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Thomas W. Libous

From Wikipedia, the free encyclopedia

Thomas W. Libous
New York State Senator Thomas W. Libous.jpg
Member of the New York Senate
from the 51st, then the 52nd district
In office
January 1989 – July 22, 2015
Preceded byWarren M. Anderson
Succeeded byFred Akshar
Personal details
Born(1953-04-16)April 16, 1953
Johnson City, New York, U.S.
DiedMay 3, 2016(2016-05-03) (aged 63)
Endicott, New York
Political partyRepublican
Spouse(s)Frances Libous
ChildrenMatthew
Nicholas
Alma materState University of New York,
Broome

State University of New York,
Utica

Thomas W. Libous (April 14, 1953 – May 3, 2016) was an American politician who served as New York State Senator for the 52nd Senate District, representing the counties of Broome, Tioga, Chenango and Delaware.

A Republican, Libous was first elected to the State Senate in 1988. He won a total of 14 terms in the Senate, eventually rising to the position of Deputy Majority Leader. An influential Albany dealmaker, Libous was notable for his advocacy for New York's Southern Tier. On July 22, 2015, Libous forfeited his Senate seat when he was found guilty of lying to the FBI. His conviction was vacated following his death.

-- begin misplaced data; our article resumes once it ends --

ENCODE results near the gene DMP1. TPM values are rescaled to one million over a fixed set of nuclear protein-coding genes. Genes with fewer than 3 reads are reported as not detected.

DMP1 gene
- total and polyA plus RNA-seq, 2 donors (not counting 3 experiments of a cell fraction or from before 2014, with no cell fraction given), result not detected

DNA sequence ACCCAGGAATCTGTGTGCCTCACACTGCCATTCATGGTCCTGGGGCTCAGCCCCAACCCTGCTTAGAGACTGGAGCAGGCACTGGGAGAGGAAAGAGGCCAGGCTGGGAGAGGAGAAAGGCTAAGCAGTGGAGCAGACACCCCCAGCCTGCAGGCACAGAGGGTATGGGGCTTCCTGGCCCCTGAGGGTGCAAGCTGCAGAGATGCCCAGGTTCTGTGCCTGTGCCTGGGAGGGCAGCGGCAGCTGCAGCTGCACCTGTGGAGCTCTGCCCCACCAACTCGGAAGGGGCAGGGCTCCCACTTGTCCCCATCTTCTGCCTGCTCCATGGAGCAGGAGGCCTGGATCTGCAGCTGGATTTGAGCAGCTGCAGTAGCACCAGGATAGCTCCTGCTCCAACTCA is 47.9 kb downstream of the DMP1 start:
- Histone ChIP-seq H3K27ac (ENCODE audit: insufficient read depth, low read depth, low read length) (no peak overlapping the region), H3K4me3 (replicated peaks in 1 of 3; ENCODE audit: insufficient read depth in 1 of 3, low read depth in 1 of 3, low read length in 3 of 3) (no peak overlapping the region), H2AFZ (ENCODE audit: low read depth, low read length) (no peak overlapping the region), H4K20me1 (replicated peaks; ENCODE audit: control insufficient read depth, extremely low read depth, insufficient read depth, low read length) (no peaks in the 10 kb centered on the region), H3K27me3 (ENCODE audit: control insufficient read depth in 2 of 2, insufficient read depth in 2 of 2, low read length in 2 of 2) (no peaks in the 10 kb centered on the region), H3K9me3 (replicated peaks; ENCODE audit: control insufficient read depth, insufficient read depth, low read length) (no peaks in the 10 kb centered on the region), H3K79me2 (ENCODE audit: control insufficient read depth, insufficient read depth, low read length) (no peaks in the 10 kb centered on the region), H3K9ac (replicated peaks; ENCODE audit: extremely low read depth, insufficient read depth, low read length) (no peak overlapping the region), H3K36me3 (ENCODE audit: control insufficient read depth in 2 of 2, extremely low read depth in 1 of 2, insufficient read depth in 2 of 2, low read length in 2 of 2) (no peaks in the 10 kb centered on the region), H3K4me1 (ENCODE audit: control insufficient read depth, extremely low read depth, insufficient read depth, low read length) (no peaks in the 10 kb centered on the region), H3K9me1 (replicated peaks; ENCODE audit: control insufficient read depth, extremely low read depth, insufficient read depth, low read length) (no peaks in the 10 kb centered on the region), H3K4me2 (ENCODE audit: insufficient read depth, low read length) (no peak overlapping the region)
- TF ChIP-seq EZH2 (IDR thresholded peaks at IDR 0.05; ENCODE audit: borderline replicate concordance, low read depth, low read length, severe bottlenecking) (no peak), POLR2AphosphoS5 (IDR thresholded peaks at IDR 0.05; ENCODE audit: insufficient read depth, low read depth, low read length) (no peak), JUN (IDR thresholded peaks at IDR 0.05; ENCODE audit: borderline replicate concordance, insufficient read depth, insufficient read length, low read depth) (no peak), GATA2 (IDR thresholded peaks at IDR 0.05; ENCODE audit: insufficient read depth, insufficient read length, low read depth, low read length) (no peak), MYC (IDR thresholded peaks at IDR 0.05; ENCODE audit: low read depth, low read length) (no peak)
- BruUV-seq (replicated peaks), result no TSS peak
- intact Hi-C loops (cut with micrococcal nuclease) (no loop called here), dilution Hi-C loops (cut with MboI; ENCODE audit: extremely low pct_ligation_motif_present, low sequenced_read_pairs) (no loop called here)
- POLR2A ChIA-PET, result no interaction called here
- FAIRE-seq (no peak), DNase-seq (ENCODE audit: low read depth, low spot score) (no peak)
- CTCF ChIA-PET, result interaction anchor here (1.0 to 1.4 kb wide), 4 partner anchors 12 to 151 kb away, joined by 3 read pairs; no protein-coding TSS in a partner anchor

Early life, education, and early career

Libous was president of his senior class at Johnson City High School.[1] At a young age, he worked at his family's grocery store in Binghamton.[2] Libous graduated from Broome Community College in 1973 and from the State University of New York at Utica in 1975, where he earned a Bachelor of Science in Marketing and Finance with honors.[3] He worked on political campaigns for his uncle, Alfred Libous, who served as Mayor of Binghamton.[1]

Libous, a Republican, was elected to the Binghamton City Council in 1983 and won re-election in 1987.[1]

New York State Senate career

After having served on the Binghamton City Council,[2] Libous was first elected to the New York State Senate in 1988.[4] Libous was re-elected 13 times.[5] He succeeded Senator Warren M. Anderson, who had served as Senate Majority Leader.[4]